Skip to main content

American billionaires are calling for higher taxes on top 1 percent to address growing income gap

Screen grab of income statistics taken from billionaire Ray Dalio’s paper titled “Why and How Capitalism Needs to be Reformed.”

Screen grab of income statistics taken from billionaire Ray Dalio’s paper titled “Why and How Capitalism Needs to be Reformed.”

Billionaires, boat dealers and bass fishing advocates are all expressing concern about the growing income disparity in the United States.

Warren Buffett, Jamie Dimon, Ray Dalio, Bill Gates and a growing list of others say that the current system is not sustainable, according to CNBC.

The inequality between rich and poor Americans is as high as it was in late 1930s, Dalio wrote in a paper posted last week.

The wealth of the top 1 percent of the population is now more than that of the bottom 90 percent of the population combined.

“In a nutshell, poor education, a poor culture (one that impedes people from operating effectively together), poor infrastructure, and too much debt cause bad economic results,” he wrote.

That feeling has been echoed in the marine industry lately as well.

Boat dealers’ 3- to 5-year outlook has hovered in neutral and negative territory in the past several Pulse surveys conducted by Baird in conjunction with the Marine Retailers Association of the Americas and Trade Only Today — reaching their lowest levels since the survey’s inception in 2014.

“Boating has now priced out the middle-class buyer,” said one respondent to the March survey. “Only the near rich/very rich can boat.”

“The price of new boats is pricing too many people out of the market,” wrote another. “These 5 percent to 7 percent price increases each and every year have to stop!”

Mark Jeffreys, host of popular bass tournament fishing webcast called Bass Talk Live, who is also a high school finance teacher, shares similar concerns.

“The big concern, in my opinion, is when is the bubble going to bust?” Jeffreys told Trade Only Today. “When are people going to get to the point where they’re not going to pay $9 for crank bait? When disposable income is decreasing and people realize their earnings are not increasing.”

What the industry has been able to do from a bass fishing perspective is stretch out payments, says Jeffreys.

“People are paying for their bass boat over a 10-year period,” says Jeffreys. “The amount of debt being incurred over last 10 to 15 years is astronomical. People are not saving, they are spending. It’s all being funneled through credit.”

“It’s very interesting and intriguing that boat companies have been able to do very well,” said Jeffreys. “They are generating a tremendous amount of revenue, but they’re not moving the units they did 15, 20 years ago.”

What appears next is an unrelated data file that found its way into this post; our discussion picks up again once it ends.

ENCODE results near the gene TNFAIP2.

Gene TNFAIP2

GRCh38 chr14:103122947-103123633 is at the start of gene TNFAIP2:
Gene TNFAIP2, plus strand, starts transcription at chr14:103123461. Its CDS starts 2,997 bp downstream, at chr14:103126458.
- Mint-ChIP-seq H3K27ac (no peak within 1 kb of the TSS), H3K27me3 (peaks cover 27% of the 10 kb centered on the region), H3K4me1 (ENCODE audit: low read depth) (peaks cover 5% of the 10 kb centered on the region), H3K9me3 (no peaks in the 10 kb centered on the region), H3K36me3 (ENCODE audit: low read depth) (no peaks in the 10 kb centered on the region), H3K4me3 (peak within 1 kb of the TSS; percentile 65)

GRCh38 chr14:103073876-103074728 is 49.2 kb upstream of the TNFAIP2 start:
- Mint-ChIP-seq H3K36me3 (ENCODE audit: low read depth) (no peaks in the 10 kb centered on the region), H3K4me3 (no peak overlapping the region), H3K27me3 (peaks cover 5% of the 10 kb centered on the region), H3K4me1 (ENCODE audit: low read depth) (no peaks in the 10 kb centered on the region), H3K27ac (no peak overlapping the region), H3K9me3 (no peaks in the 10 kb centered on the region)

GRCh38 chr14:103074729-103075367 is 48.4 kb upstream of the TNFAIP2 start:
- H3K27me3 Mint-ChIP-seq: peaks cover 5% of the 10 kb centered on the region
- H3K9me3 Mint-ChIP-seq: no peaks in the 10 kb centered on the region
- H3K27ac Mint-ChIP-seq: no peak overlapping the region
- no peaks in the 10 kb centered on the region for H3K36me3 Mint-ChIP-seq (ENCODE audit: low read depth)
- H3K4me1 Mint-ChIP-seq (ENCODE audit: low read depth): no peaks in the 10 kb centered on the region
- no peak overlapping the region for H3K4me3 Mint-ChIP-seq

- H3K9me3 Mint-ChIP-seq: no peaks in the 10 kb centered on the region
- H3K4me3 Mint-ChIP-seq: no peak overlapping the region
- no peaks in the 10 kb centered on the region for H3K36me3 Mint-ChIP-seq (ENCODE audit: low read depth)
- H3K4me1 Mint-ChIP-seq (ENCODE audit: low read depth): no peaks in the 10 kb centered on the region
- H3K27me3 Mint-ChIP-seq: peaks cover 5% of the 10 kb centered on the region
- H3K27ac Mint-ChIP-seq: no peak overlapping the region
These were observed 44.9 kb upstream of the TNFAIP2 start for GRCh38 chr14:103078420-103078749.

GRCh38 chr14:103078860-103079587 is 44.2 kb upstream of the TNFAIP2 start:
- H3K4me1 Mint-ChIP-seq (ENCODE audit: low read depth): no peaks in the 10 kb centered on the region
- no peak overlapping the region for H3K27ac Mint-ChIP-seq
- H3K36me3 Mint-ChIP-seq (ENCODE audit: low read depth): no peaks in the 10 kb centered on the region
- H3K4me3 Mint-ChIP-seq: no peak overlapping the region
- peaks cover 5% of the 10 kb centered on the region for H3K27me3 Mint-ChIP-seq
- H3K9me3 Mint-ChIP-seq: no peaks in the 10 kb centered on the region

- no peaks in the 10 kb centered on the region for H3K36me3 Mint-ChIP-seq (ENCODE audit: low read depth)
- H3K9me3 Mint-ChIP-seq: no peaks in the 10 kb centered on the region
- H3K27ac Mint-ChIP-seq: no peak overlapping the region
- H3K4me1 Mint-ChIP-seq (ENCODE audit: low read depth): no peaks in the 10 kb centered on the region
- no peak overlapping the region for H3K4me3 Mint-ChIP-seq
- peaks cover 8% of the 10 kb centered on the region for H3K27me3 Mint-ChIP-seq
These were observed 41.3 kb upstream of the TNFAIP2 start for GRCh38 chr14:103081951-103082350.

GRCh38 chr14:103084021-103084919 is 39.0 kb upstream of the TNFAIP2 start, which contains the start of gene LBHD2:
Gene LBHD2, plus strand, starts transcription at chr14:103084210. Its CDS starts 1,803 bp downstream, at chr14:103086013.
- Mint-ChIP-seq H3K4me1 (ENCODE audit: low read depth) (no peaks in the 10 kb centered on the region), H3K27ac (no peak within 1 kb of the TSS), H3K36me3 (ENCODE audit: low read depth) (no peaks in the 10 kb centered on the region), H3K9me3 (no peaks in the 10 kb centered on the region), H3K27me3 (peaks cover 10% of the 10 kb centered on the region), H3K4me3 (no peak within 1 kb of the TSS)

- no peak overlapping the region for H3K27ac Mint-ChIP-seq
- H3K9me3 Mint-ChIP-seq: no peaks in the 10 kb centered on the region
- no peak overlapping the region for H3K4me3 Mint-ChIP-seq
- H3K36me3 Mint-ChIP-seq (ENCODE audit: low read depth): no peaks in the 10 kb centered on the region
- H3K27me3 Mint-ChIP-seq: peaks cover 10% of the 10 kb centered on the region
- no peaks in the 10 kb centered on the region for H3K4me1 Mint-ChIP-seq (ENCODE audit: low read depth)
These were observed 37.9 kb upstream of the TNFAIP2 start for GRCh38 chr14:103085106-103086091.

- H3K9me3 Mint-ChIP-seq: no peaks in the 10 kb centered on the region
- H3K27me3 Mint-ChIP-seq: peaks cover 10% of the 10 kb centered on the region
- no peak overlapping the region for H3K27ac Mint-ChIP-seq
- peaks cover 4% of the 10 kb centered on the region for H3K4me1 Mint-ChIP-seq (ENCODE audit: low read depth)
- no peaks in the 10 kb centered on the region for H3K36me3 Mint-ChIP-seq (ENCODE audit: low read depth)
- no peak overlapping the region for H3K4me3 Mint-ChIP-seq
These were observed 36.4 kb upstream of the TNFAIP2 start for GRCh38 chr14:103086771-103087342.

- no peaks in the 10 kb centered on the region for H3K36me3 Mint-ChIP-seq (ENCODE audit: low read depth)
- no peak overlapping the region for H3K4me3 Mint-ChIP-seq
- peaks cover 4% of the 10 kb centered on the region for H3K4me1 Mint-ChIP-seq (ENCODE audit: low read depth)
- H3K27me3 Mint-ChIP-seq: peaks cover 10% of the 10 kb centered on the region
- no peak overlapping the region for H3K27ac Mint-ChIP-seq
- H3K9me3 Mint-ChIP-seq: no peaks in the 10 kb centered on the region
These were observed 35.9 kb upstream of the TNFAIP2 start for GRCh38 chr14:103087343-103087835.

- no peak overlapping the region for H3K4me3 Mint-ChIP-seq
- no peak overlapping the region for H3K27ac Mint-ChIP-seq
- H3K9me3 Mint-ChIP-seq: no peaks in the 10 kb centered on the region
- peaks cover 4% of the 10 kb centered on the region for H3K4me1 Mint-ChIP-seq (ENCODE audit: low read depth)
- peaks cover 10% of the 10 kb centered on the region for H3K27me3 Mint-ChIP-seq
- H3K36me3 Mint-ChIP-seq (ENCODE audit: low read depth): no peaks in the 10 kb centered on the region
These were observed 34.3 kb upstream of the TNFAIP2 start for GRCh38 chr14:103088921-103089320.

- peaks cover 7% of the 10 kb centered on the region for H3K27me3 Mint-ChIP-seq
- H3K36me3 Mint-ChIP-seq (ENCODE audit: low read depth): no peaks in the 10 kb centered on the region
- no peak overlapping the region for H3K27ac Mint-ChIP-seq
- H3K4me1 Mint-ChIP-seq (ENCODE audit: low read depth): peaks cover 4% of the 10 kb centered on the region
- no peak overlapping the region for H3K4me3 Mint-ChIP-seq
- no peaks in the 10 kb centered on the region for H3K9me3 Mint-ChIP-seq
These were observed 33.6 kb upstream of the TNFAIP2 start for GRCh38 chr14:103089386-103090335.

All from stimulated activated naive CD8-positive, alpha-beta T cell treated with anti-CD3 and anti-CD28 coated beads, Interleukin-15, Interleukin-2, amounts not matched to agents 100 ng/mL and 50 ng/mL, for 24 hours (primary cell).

The wealthy are often writing checks for a purchase like a boat, and everyone else is stretching financing out into 120 payments. When the economy turns, those 10-year notes are no longer 8.5 percent, but 13 or 14 percent, said Jeffreys.

“What effect is all that going to have on companies?” 



Ho, Ho, Ho, You Better Watch Out

It may be too early to decorate the showroom, but it’s not too early to hatch a marketing plan to profit from the holiday selling season.


Industry reacts to IBEX cancelation

With Ian expected to hit Florida’s west coast as a major hurricane, the consensus among those who spoke with Trade Only Today say it was the correct decision.


Ready for a Revolution

Electrification has been an increasingly common buzzword in the marine industry, especially in the past four to five years.


MarineMax Makes Appointment to its Board

Mercedes Romero has expertise in global procurement and strategic planning, working with such companies as Procter & Gamble and Starbucks.


DEALERS: Are Interest Rates Impacting Demand?

This month’s Pulse Report survey asks dealers whether interest rate increases are causing a downturn in boat sales. Take the survey here.


Spot Zero Announces Expansion

The Fort Lauderdale-based reverse osmosis systems manufacturer is adding a 20,000-square-foot production facility.

1_Seakeeper Ride 450_2023 Sportsman Open 232 Center Console

Seakeeper’s New System Targets Pitch

Seakeepeer, whose gyroscopic stabilizers set the marine industry standard for eliminating as much as 95 percent of a boat’s roll, is now turning its attention to eliminating pitch with their Seakeeper Ride system.


Propeller Precision

Yamaha’s new $20 million foundry produces about 100,000 propellers a year


PR Firm Celebrates 60th Anniversary

Martin Flory Group has served the RV and marine industry segments since 1962.